$370 Million In Gold & Diamonds Falls From Cargo Plane, Litters Airfield

Do you ever see a story where you’re like “there’s no way in hell this is real?” This is definitely one of those stories. It’s also my kind of “golden shower!”

A Nimbus Airlines AN-12 cargo plane was starting the 1,400 mile flight from Yakutsk to Krasnoyarsk in Russia, carrying nine tons worth of precious metals, including gold, platinum, and diamonds, worth up to 400 million USD. The cargo belonged to Chukota Mining and Geological company.

The plane had issues during takeoff, and one of the back left hatches opened, causing the precious cargo to fall all over the runway. Given how many valuables were on the plane, they didn’t only fall on the runway, but some were found as far as 15 miles from the airport. The plane ended up diverting to Magan Airport, just a few miles from where the plane took off.

The police sealed off the runway, and only special secret services operatives are allowed to recover the precious metals, given the value we’re talking about here. Furthermore, those who loaded the plane are being interrogated, as police aren’t yet sure if this was a deliberate act or a mistake.

I’m inclined to think this had to be deliberate. I’m not sure if transporting hundreds of millions of dollars worth of precious metal on flights is common in Russia, but I would have assumed that it would be extra high security, and that they’d have special agents ensuring that everything went smoothly. That’s why I think that this had to be an inside job on some level. Even if someone were to recover only a tiny fraction of the cargo, we’re still talking about something that’s potentially worth millions of dollars.

Comments

  1. I don’t think the door malfunctioned, I think the cargo was not properly secured. If a gold bar goes flying, it would punch right through the skin of most airplanes. A door will not stop it.

  2. That’s what they get for having some kind of Scrooge McDuck pile of loot on the floor of the plane. I can see the security people swimming around in it until the hatch opened and started spewing the loot everywhere.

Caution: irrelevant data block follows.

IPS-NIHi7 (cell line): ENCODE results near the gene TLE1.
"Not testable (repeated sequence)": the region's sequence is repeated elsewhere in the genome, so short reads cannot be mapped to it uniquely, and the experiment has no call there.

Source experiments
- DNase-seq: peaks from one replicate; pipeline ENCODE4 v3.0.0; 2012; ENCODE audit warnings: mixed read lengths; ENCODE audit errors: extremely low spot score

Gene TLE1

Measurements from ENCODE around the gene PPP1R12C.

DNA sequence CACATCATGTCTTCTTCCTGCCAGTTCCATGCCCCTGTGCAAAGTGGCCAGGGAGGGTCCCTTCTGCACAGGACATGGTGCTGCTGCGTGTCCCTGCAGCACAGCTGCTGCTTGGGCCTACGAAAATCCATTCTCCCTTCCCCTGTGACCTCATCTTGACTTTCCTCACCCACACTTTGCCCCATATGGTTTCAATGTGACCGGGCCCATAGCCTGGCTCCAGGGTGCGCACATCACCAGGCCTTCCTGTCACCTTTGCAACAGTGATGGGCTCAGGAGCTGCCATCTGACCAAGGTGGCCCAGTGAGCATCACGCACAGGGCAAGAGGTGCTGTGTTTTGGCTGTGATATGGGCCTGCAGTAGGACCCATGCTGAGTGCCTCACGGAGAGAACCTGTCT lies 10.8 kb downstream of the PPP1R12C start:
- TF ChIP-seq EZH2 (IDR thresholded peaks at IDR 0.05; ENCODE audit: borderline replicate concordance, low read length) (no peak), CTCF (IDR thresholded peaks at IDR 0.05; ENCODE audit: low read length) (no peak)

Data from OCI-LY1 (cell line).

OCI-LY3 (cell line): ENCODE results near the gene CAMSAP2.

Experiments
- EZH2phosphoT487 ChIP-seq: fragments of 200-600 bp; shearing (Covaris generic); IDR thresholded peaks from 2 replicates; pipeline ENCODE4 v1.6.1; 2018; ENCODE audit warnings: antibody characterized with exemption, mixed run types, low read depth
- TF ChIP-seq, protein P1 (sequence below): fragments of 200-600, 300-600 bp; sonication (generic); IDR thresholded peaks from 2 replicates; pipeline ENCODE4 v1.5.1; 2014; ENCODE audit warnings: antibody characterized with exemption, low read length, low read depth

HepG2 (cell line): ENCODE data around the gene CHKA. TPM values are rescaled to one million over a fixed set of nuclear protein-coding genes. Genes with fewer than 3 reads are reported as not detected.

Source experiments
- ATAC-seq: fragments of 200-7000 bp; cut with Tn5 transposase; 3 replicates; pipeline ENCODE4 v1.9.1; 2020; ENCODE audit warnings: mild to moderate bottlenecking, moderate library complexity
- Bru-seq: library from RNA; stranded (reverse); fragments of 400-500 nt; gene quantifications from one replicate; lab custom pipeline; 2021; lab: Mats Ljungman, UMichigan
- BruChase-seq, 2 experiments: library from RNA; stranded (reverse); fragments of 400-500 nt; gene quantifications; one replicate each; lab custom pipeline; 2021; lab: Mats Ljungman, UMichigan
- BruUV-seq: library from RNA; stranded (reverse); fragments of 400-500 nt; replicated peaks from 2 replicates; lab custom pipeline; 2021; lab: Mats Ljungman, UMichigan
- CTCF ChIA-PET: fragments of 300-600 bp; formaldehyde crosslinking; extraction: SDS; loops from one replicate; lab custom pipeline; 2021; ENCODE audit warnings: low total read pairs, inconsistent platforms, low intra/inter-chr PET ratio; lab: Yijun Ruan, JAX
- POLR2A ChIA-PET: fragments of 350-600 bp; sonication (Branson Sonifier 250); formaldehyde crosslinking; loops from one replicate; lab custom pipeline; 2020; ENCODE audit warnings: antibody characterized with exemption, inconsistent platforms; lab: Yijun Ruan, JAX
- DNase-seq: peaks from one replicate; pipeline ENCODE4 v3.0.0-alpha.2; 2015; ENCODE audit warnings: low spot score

3. but I would have assumed that it would be extra high security,

    Maybe but maybe not. They often find it’s safer just to send it through the system like anything else so it won’t draw unwanted attention. When the 3,106.75 carat Cullian diamond was sent to London they sent it registered mail. A dummy diamond was sent with with all the guards and hoopla.

    Due to its immense value, detectives were assigned to a steamboat that was rumoured to be carrying the stone, and a parcel was ceremoniously locked in the captain’s safe and guarded on the entire journey. It was a diversionary tactic – the stone on that ship was fake, meant to attract those who would be interested in stealing it. Cullinan was sent to the United Kingdom in a plain box via registered post.

    https://en.wikipedia.org/wiki/Cullinan_Diamond

  4. Oh and Lucky, you’ll like this story.

    a Qatari man arrived in the V.I.P. terminal on an evening flight from his country’s capital city, Doha. After identifying himself as a senior government envoy, he announced that he and his 14 colleagues, all dressed in crisp white ankle-length tunics called thobes, did not want their luggage inspected. The Qataris had brought 23 identical black duffels, a small peninsula of black nylon that covered a sizable portion of the lounge’s hardwood floor. Each bag was so heavy — well over 100 pounds — that the porters had trouble rolling them into the room.

    The contents? $360 million in cash weighing 2,500 pounds. The story gets way better from there.

    https://www.nytimes.com/2018/03/14/magazine/how-a-ransom-for-royal-falconers-reshaped-the-middle-east.html

  5. Reminds me of the 747 cargo plane crash just seconds after take off at Bagram Air Base in Afghanistan which was cause by improperly loaded cargo (armoured vehicles) shifting. Luckily there were no deaths this time around.

    There’s also the DB Cooper case…..

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